Raising The Retirement Age: Can It Balance Budgets?
As state and federal lawmakers search for ways to reduce government spending, some economists are urging them to raise the retirement age to ease budget pressures.
If Americans were to work longer, they would pay more in taxes, and at the same time reduce the cost of government pensions and Social Security benefits, according to these economists.
But others disagree. They say the fast-moving 21st century economy doesn't need older workers as much as it needs young workers with the latest job skills.
While the two sides disagree on the solutions, no one disputes the fundamental problem: demographics. The U.S. population is aging, and that means there will be fewer active workers paying taxes, and more retirees collecting benefits.
One recent study by the American Enterprise Institute, a conservative research group, showed that if the eligibility age for early benefits were raised from 62 to 65, the Social Security system would be in much better financial shape.
In fact, the whole U.S. economy would get a boost from having people work and pay taxes longer. In an age when fewer and fewer jobs require great physical strength, it makes sense to move up the retirement age, according to the AEI study's author, Andrew G. Biggs.
Raising the age for early retirement "could encourage Americans to remain in the workforce longer, significantly increasing their retirement income, boosting economic output, and increasing tax revenues," Biggs wrote in his conclusion. Longer work lives "would generate significant benefits to the economy, the federal budget and, most importantly, individuals' own retirement security."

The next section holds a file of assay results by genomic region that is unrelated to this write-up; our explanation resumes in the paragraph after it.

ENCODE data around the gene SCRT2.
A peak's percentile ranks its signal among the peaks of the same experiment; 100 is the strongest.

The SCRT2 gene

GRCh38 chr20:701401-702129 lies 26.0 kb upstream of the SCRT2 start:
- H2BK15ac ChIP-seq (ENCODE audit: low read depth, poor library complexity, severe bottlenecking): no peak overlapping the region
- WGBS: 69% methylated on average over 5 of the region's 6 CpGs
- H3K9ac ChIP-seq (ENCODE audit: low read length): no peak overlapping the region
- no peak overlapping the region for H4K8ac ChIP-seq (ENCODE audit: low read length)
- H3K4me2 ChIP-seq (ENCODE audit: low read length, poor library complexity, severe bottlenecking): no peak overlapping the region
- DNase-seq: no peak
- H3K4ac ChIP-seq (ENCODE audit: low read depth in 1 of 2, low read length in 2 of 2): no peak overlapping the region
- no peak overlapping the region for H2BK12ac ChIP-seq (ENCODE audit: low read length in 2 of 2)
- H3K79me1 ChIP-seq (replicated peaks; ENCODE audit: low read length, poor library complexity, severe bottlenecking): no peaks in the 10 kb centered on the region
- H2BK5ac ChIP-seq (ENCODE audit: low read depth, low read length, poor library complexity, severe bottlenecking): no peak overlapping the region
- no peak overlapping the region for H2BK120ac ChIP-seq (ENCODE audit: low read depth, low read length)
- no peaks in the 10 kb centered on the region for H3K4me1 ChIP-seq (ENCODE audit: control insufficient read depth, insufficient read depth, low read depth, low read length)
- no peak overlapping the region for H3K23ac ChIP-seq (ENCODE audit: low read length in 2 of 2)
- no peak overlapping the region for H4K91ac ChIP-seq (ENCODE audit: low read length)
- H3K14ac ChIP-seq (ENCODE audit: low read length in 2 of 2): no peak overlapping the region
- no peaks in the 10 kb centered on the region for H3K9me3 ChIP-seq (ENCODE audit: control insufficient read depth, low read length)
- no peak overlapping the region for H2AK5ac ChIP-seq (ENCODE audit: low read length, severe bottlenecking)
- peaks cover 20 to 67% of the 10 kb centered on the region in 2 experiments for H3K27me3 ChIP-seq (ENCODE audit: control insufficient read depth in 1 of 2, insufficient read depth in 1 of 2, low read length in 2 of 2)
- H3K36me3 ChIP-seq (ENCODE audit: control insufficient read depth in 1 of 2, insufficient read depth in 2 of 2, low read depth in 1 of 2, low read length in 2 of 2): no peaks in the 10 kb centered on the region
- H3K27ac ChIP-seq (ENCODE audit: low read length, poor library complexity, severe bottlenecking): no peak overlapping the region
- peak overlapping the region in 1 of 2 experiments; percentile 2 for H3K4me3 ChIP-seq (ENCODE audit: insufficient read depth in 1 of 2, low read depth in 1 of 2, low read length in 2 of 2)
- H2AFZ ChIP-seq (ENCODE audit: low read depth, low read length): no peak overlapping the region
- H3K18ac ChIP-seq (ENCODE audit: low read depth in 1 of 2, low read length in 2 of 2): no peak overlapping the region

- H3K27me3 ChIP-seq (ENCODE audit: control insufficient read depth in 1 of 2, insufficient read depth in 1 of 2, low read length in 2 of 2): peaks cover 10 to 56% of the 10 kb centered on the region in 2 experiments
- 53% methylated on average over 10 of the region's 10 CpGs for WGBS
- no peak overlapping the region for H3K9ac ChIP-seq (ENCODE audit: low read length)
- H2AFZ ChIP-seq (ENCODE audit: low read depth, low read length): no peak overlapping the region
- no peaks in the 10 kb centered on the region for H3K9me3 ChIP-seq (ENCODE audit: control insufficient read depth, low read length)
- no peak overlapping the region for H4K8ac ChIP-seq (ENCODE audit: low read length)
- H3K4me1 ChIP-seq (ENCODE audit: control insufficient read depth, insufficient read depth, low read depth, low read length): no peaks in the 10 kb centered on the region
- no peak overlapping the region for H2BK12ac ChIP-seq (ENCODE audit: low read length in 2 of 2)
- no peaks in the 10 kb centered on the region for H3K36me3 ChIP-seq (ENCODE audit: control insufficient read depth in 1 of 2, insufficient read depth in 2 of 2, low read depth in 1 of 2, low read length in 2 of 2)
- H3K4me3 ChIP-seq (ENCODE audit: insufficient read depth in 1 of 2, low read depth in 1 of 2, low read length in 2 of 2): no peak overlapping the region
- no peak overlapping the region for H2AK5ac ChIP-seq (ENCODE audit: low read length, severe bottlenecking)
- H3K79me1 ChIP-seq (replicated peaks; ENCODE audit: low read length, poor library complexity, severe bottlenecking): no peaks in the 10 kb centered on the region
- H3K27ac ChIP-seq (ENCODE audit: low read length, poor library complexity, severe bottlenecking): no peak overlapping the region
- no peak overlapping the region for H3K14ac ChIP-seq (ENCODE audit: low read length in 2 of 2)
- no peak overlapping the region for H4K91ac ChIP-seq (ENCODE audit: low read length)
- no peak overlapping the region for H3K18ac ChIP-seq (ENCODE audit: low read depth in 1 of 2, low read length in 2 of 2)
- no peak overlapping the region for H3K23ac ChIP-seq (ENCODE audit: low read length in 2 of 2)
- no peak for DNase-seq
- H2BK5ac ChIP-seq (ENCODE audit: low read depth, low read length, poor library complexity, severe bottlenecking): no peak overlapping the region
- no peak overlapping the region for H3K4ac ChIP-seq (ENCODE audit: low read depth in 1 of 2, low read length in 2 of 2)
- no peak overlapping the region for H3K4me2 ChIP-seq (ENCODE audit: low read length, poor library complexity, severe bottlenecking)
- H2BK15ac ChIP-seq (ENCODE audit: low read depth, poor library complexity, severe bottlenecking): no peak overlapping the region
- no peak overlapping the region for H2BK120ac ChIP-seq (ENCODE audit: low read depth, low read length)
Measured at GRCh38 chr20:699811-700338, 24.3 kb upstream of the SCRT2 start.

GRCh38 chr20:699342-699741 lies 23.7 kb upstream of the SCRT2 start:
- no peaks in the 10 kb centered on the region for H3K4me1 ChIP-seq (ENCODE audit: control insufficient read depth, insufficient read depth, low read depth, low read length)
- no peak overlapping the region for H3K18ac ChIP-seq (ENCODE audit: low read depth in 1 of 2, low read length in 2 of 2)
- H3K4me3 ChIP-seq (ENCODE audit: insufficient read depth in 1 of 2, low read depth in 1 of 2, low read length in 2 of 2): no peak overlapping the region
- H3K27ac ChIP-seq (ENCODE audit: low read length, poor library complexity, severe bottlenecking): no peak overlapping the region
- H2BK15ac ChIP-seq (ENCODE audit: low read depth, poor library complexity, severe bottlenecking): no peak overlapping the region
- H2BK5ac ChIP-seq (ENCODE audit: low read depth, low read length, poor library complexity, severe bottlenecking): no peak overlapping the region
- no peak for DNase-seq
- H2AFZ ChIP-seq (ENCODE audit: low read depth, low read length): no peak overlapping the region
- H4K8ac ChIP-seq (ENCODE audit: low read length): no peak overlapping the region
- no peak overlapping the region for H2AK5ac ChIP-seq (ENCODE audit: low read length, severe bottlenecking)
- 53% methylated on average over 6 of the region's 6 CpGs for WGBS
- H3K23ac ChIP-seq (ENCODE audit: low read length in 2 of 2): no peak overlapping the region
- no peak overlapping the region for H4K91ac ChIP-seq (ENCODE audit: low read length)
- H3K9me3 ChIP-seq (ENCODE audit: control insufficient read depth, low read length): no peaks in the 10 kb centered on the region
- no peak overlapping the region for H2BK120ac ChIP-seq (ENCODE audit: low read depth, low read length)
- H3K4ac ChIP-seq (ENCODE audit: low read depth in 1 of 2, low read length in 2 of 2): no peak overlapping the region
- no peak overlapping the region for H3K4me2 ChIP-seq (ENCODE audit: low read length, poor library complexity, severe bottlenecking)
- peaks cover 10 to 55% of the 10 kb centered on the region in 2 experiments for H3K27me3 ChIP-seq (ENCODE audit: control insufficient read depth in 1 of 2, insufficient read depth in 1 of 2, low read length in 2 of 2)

But other economists say that for people to retire later, they need a job in the first place — and many older workers don't have one.
Since the Great Recession began, the unemployment rate among people over 55 has been at the highest levels in more than 60 years. When companies started laying off workers in massive waves in 2008 and 2009, millions of baby boomers lost their jobs and haven't been able to find their way back into the workforce.
Many of them have decided to file for early Social Security benefits. In 2007, before the recession hit, 38 percent of 62-year-olds asked for their benefits. By 2009, the figure was up to 42 percent.
Some economists conclude that raising the early retirement age would not keep people working and paying taxes longer — it would just increase the level of poverty among people in their mid 60s who could neither find jobs nor collect Social Security benefits.
"Many workers retire because they can't find jobs. They're unemployed — or expect to become so," James K. Galbraith, an economist at the University of Texas at Austin, wrote in a recent essay that has stirred up a controversy about early retirement. "Extending the retirement age for them just means a longer job search, a futile waste of time and effort."
Instead of focusing on cutting costs by making people work longer, government leaders should be trying to boost the tax revenues generated by highly productive, innovative companies, the argument goes. In today's competitive, globalized economy, U.S. companies should be hiring fewer but better educated workers, Galbraith argues.
"We are not going to find 11 million new jobs soon," Galbraith wrote in Foreign Policy magazine. "So common sense suggests we should make some decisions about who should have the first crack: older people, who have already worked three or four decades at hard jobs? Or younger people, many just out of school, with fresh skills and ambitions?"
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